In our last article we discussed your Local Area Network, in today’s edition we want to focus on your Hardware, the computers that are running QuickBooks. When it comes to performance as regards to Hardware there are a few things that can make a big difference. These depend on the configuration of your QuickBooks in terms of single-user vs. multi-user. Since almost all QuickBooks users ultimately reach multi-user status, we will focus primarily on those things; however, it is simple enough to say that if you are using QuickBooks only in a single-user environment, then the recommendations we make regarding the QuickBooks ‘server’ can be applied to your stand-alone computer running QuickBooks.
The following are the Minimum System Requirements Intuit has set forth for the 2014 Product line:
- Minimum 2.0 GHz processor, 2.4 GHz recommended for a client
- Minimum 2.0 GHz processor , 2.4 GHz recommended for a server
- Minimum 1 GB RAM for single user, 2 GB RAM recommended for multiple users for a client
- Minimum 1 GB RAM, 2 GB RAM recommended for a server
- Minimum 2.5 GB available disk space (additional space required for data files) for client and server
As I said these are the ‘minimums’ and even Intuit’s ‘recommended’ values should be considered minimalistic. Intuit uses these figures to try to keep hardware requirements down in order to prevent users from reject their software due to hardware demands. The problem is that these minimums provide the ‘bare minimum’ of performance. Fortunately most ‘hardware’ these days, at least if it has been purchased within the last 2 years, rarely has the minimums Intuit specifies, it almost always comes with resources geared more toward the recommended criteria.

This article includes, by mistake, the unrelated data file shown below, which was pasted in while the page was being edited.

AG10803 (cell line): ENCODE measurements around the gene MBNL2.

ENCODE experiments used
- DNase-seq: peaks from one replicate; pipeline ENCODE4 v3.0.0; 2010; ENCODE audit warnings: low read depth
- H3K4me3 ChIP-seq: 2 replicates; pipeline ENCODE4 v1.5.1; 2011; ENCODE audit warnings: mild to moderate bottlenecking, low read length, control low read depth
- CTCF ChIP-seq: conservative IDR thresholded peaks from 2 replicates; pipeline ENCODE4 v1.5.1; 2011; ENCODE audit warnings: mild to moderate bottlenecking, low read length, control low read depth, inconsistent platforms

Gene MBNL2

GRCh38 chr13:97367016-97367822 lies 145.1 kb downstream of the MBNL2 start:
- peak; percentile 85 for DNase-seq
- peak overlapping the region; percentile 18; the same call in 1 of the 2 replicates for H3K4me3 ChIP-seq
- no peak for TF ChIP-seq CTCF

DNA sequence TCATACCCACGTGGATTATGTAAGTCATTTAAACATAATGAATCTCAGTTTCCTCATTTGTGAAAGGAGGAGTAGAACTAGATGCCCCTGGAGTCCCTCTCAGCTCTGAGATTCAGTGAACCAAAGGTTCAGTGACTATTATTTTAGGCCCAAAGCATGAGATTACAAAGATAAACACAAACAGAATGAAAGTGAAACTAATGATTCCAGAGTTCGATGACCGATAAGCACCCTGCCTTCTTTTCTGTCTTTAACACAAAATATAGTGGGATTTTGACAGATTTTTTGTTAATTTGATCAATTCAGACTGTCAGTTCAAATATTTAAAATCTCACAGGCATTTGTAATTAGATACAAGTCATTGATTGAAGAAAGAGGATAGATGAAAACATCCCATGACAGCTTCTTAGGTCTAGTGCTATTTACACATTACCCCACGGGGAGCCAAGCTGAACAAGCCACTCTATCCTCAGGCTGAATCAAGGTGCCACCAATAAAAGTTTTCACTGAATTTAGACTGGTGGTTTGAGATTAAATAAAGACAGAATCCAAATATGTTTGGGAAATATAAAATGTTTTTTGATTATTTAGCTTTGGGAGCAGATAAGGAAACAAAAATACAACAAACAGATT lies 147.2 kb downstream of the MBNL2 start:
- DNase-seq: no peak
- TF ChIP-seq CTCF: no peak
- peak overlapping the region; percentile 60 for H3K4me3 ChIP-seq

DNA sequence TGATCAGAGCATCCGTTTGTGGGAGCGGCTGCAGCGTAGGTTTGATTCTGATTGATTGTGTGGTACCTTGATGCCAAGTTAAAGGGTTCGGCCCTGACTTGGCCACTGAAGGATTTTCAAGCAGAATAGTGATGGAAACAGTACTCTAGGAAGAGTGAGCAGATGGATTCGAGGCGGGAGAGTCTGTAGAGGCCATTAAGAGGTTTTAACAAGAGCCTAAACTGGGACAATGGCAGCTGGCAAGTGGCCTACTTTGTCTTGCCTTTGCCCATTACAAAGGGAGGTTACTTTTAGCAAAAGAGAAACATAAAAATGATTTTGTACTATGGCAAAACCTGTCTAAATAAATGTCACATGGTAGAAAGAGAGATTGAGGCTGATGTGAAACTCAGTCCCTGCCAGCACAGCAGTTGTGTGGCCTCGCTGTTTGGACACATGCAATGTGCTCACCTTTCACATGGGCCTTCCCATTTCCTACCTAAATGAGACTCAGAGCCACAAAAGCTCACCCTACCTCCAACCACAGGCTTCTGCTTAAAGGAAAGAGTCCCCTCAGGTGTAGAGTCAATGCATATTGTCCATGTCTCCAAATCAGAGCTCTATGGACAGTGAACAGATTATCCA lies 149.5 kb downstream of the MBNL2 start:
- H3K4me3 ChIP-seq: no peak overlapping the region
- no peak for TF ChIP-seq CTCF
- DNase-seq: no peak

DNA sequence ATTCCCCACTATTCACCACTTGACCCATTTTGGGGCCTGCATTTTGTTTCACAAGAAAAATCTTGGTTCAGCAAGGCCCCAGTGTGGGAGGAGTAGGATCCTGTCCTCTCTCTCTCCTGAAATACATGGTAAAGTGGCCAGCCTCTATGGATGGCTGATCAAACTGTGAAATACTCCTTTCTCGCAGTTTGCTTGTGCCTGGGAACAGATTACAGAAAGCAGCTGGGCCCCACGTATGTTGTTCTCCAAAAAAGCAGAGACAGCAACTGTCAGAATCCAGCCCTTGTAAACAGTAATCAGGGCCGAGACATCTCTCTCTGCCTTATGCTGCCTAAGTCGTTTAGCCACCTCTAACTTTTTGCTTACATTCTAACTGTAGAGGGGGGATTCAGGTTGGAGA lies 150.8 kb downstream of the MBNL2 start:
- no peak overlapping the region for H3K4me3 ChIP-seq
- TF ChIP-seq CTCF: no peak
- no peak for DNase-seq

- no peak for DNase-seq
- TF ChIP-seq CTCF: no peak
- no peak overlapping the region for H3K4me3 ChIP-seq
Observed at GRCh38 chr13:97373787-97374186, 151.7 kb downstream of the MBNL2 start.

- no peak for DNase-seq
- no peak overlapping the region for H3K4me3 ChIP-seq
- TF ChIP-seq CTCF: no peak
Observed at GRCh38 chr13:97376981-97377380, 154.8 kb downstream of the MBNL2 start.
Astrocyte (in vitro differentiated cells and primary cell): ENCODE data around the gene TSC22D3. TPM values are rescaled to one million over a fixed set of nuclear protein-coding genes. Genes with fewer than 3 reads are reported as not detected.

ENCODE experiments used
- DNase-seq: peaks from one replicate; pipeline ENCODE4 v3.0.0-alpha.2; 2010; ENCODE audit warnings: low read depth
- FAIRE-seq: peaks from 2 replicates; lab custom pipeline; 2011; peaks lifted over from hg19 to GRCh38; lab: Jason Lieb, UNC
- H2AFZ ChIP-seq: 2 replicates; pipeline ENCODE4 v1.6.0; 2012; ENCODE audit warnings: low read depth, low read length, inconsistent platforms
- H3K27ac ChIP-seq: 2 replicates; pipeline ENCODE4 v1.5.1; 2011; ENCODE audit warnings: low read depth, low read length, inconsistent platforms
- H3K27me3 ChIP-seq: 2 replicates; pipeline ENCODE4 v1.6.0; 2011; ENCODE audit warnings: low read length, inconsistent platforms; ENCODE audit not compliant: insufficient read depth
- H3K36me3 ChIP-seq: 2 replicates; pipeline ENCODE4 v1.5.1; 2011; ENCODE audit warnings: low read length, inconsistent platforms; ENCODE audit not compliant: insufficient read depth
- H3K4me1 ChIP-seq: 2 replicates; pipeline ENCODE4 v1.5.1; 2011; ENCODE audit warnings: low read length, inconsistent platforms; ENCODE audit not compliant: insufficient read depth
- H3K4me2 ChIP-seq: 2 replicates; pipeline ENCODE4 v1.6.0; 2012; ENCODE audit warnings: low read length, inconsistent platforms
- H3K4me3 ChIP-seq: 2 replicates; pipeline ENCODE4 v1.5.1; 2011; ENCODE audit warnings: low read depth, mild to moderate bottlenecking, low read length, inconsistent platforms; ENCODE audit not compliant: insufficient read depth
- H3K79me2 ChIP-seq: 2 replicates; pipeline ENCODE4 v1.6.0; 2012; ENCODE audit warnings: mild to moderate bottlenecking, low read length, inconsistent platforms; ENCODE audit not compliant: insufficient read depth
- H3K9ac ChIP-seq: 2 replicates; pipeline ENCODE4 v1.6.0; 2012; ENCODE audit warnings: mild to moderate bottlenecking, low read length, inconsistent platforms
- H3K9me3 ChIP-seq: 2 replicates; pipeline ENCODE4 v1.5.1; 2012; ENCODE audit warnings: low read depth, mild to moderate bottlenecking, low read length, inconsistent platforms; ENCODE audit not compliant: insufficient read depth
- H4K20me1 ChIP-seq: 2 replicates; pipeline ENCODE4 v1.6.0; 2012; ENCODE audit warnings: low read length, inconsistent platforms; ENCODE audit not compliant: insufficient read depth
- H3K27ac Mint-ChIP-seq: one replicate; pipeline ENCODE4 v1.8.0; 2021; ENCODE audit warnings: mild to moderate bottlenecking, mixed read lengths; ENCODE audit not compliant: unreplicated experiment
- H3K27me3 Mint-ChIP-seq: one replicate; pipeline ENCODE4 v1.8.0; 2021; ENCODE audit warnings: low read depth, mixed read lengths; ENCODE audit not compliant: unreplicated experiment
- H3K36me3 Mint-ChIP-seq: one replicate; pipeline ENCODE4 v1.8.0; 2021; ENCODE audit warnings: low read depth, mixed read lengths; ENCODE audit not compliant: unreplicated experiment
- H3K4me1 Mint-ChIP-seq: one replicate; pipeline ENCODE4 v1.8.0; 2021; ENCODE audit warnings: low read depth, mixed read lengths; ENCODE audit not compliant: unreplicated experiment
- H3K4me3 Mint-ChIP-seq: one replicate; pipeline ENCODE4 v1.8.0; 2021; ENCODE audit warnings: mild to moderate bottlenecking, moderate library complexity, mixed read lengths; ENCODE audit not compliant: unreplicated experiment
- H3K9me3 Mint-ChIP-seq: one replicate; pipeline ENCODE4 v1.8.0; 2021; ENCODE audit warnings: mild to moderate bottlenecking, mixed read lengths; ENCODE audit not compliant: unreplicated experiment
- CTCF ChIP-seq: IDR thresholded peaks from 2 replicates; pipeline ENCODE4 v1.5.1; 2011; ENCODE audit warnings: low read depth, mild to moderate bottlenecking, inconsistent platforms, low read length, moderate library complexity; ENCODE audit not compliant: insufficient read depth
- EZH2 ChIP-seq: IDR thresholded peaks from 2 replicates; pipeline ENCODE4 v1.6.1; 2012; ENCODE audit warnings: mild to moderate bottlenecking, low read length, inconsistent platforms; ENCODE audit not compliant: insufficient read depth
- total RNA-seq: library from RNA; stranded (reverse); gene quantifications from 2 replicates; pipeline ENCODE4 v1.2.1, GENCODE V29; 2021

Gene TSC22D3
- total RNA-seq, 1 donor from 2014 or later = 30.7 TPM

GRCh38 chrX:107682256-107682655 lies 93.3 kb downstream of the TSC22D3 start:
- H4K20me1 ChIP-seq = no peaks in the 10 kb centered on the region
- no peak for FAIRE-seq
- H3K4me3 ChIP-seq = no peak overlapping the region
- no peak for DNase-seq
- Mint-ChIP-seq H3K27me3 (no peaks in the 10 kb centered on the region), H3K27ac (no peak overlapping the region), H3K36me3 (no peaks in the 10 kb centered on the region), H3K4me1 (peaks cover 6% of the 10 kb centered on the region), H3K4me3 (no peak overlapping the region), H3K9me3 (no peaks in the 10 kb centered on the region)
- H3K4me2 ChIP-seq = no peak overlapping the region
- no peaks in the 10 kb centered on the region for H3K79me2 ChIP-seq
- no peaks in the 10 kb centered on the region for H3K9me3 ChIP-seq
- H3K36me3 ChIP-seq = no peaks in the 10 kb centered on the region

What Intuit doesn’t tell you about QuickBooks and your computer hardware?
- The faster your ‘hard drive’ the faster your response time for reads and writes that maybe associated with queries. Query is another word for question. In terms of QuickBooks, queries retrieve specific information from the database, perhaps a ‘single record’, or perhaps all of the records that make up a 160 page report. If your computer’s hard drive is running at 5200 RPM the time the drive takes to retrieve the information is significantly slower than if your computer’s hard drive is running at 10,000 RPM. Solid-state drives generally offer improved performance, but also store less information.
- Larger QuickBooks files need ‘more RAM’, and can use that RAM when QuickBooks is properly configured. This is a topic we will address in a future article, but for now let it just be said that even small QuickBooks files will perform better with improved RAM resources because your computer will have more RAM to allocate to the myriad of tasks being performed at the same time QuickBooks is being used. So at this point I will just say that my recommended ‘minimum’ for any computer running QuickBooks, single-user, multi-user client, or server is 4 GB of RAM. As a general practice I do not recommend servers using less than 8 GB of RAM.